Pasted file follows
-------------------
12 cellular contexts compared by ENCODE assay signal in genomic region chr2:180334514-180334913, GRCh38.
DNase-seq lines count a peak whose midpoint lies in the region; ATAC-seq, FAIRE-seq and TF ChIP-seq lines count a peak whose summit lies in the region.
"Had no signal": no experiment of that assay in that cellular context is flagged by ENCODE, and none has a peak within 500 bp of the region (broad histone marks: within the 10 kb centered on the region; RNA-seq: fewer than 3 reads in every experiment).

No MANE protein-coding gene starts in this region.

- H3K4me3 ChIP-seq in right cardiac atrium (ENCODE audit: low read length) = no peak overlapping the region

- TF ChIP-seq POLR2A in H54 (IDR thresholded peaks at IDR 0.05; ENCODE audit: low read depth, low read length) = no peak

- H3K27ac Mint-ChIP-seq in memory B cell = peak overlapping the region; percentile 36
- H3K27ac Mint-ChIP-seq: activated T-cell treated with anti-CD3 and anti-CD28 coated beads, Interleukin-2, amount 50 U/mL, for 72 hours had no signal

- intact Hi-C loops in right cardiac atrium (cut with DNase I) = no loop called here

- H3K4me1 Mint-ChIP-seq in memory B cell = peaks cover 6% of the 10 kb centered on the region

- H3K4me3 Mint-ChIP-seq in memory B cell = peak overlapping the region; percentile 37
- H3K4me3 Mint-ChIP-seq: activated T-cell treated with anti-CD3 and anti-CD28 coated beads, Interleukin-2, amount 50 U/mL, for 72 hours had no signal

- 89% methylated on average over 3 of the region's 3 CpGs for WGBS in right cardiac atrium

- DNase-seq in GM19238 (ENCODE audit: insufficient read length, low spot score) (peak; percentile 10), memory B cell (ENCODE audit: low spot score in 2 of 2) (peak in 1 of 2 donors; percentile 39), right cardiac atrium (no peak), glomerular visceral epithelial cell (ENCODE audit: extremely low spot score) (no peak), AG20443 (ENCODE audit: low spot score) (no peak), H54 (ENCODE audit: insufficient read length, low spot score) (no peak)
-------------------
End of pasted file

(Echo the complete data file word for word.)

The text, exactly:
12 cellular contexts compared by ENCODE assay signal in genomic region chr2:180334514-180334913, GRCh38.
DNase-seq lines count a peak whose midpoint lies in the region; ATAC-seq, FAIRE-seq and TF ChIP-seq lines count a peak whose summit lies in the region.
"Had no signal": no experiment of that assay in that cellular context is flagged by ENCODE, and none has a peak within 500 bp of the region (broad histone marks: within the 10 kb centered on the region; RNA-seq: fewer than 3 reads in every experiment).

No MANE protein-coding gene starts in this region.

- H3K4me3 ChIP-seq in right cardiac atrium (ENCODE audit: low read length) = no peak overlapping the region

- TF ChIP-seq POLR2A in H54 (IDR thresholded peaks at IDR 0.05; ENCODE audit: low read depth, low read length) = no peak

- H3K27ac Mint-ChIP-seq in memory B cell = peak overlapping the region; percentile 36
- H3K27ac Mint-ChIP-seq: activated T-cell treated with anti-CD3 and anti-CD28 coated beads, Interleukin-2, amount 50 U/mL, for 72 hours had no signal

- intact Hi-C loops in right cardiac atrium (cut with DNase I) = no loop called here

- H3K4me1 Mint-ChIP-seq in memory B cell = peaks cover 6% of the 10 kb centered on the region

- H3K4me3 Mint-ChIP-seq in memory B cell = peak overlapping the region; percentile 37
- H3K4me3 Mint-ChIP-seq: activated T-cell treated with anti-CD3 and anti-CD28 coated beads, Interleukin-2, amount 50 U/mL, for 72 hours had no signal

- 89% methylated on average over 3 of the region's 3 CpGs for WGBS in right cardiac atrium

- DNase-seq in GM19238 (ENCODE audit: insufficient read length, low spot score) (peak; percentile 10), memory B cell (ENCODE audit: low spot score in 2 of 2) (peak in 1 of 2 donors; percentile 39), right cardiac atrium (no peak), glomerular visceral epithelial cell (ENCODE audit: extremely low spot score) (no peak), AG20443 (ENCODE audit: low spot score) (no peak), H54 (ENCODE audit: insufficient read length, low spot score) (no peak)